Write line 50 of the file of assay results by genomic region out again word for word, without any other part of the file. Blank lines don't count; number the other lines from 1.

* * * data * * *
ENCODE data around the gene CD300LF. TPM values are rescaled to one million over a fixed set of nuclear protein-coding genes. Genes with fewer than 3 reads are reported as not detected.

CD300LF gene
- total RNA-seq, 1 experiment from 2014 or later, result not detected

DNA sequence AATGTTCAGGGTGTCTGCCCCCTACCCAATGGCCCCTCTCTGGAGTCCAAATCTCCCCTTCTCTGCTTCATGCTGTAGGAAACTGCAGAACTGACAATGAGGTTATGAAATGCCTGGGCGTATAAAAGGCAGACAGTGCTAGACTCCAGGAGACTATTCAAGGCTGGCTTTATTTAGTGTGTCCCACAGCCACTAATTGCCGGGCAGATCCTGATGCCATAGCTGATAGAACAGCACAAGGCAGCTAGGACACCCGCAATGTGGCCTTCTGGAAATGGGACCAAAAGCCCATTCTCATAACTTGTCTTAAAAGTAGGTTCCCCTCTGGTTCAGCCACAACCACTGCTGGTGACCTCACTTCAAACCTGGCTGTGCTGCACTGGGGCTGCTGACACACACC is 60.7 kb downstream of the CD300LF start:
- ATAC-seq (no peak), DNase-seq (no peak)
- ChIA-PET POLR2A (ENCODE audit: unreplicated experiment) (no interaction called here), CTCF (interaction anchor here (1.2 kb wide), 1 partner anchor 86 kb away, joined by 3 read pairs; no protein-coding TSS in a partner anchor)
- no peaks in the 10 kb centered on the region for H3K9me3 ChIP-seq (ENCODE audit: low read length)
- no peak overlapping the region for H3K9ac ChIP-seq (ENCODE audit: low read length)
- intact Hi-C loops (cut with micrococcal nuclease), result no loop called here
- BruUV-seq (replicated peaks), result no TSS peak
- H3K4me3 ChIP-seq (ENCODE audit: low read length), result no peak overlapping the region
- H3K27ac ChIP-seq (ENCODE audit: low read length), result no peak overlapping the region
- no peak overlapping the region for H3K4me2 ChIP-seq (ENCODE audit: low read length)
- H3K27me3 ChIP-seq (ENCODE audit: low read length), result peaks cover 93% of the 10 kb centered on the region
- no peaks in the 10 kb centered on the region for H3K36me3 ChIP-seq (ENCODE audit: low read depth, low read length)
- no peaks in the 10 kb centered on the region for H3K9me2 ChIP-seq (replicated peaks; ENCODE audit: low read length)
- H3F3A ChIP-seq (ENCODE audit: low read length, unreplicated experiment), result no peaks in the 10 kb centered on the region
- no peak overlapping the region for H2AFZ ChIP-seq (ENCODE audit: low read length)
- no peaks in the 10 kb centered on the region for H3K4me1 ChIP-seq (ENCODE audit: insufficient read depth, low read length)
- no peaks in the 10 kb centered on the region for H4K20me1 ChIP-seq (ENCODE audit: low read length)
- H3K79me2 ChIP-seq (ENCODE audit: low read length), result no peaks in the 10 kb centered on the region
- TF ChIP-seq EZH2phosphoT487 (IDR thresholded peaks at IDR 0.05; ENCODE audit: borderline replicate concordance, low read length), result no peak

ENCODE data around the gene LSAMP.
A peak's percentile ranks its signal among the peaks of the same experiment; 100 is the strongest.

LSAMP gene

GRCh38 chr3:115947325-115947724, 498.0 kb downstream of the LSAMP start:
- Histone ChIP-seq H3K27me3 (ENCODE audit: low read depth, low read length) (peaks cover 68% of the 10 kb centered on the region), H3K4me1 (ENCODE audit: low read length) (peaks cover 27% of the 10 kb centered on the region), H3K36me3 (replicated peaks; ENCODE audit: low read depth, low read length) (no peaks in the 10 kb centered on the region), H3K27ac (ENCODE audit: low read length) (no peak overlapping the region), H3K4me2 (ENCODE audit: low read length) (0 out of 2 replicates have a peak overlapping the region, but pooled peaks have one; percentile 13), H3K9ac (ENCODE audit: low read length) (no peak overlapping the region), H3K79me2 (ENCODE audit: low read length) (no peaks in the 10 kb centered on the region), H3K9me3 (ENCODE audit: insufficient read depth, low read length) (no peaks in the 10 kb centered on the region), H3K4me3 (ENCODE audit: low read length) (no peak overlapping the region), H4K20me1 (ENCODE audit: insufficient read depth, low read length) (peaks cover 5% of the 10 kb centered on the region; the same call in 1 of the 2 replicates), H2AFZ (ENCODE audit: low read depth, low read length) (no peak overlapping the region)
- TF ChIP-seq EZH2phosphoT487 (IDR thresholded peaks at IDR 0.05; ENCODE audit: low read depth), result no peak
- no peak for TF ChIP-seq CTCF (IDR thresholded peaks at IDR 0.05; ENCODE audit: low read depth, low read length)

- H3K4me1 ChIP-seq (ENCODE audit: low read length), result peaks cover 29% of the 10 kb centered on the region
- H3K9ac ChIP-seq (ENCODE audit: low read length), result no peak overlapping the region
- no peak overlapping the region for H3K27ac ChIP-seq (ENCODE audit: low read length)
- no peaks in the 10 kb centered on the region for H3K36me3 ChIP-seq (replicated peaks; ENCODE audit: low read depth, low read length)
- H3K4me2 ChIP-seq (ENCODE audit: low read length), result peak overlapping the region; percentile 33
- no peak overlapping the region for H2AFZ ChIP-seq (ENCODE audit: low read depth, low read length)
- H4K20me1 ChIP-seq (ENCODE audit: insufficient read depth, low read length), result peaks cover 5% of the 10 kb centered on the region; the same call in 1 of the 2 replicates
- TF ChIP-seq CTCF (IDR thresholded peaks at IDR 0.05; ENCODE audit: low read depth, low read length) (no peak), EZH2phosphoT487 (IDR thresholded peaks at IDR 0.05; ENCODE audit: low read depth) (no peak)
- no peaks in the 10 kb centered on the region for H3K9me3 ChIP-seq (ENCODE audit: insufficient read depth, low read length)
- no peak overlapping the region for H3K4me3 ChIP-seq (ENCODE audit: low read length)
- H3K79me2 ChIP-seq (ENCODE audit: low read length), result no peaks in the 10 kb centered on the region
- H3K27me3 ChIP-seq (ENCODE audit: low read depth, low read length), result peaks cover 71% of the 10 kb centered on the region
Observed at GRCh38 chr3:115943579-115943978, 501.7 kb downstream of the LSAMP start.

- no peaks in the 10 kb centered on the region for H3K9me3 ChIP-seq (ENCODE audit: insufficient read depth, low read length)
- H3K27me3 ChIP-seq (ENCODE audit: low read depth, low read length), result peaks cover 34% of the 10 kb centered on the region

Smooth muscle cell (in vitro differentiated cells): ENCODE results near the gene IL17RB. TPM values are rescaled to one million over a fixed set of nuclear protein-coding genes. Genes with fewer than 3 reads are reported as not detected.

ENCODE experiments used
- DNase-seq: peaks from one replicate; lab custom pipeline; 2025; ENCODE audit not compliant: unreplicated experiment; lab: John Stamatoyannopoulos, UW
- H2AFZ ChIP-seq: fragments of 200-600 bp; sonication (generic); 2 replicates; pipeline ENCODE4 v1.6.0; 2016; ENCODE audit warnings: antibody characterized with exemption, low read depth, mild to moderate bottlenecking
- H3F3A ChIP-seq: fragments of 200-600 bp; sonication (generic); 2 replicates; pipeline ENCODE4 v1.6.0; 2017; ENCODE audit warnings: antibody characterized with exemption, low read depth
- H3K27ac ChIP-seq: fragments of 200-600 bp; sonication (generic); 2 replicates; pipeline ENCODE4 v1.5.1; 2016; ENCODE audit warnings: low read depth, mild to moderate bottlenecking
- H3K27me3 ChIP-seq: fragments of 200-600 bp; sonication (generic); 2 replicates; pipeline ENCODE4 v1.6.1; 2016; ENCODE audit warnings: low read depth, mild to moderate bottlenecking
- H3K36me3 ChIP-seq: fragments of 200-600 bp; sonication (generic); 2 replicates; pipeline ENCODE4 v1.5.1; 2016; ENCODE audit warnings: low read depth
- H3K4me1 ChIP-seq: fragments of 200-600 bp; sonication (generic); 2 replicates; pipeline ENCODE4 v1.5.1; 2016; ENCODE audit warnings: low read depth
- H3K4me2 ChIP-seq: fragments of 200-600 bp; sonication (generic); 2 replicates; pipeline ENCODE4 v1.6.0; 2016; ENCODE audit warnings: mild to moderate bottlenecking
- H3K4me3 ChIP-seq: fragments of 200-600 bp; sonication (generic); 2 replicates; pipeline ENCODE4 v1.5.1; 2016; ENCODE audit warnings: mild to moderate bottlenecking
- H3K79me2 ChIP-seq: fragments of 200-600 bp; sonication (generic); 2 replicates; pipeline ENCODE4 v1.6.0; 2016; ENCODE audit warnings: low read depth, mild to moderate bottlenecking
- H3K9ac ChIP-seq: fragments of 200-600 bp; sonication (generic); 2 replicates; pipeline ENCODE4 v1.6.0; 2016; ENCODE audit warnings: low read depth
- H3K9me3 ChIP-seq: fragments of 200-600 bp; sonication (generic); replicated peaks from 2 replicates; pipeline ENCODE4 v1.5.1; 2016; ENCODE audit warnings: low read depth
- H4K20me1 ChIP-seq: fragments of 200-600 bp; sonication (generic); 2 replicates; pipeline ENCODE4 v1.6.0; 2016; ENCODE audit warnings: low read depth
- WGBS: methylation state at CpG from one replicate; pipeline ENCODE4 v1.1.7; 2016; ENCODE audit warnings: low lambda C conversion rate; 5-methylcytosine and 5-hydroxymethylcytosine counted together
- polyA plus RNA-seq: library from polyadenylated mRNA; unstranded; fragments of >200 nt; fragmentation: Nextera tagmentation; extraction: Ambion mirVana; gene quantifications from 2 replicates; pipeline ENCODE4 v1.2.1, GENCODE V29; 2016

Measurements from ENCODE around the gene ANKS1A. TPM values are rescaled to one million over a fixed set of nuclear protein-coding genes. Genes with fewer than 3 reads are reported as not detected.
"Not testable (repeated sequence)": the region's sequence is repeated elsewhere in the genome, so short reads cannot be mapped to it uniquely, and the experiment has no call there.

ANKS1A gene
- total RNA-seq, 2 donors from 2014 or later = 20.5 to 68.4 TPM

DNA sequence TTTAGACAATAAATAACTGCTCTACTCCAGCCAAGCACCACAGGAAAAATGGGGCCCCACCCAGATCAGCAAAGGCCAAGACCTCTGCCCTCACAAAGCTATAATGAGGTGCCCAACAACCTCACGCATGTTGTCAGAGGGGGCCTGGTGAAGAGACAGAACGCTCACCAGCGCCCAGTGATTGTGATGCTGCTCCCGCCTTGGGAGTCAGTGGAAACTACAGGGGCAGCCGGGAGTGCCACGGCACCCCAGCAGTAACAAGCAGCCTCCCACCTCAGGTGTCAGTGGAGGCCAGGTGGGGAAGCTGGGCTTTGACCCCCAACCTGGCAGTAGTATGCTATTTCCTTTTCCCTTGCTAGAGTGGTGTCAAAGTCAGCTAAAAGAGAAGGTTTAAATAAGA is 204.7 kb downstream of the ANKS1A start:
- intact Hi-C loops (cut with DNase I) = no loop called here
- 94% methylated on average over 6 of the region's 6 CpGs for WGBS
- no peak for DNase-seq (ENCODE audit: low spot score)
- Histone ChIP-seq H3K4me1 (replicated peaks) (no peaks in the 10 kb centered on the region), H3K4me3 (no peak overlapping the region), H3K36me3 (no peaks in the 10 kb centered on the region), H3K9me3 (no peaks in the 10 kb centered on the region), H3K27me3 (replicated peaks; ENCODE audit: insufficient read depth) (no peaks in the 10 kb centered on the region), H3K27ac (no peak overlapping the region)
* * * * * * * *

- H3K27ac ChIP-seq: fragments of 200-600 bp; sonication (generic); 2 replicates; pipeline ENCODE4 v1.5.1; 2016; ENCODE audit warnings: low read depth, mild to moderate bottlenecking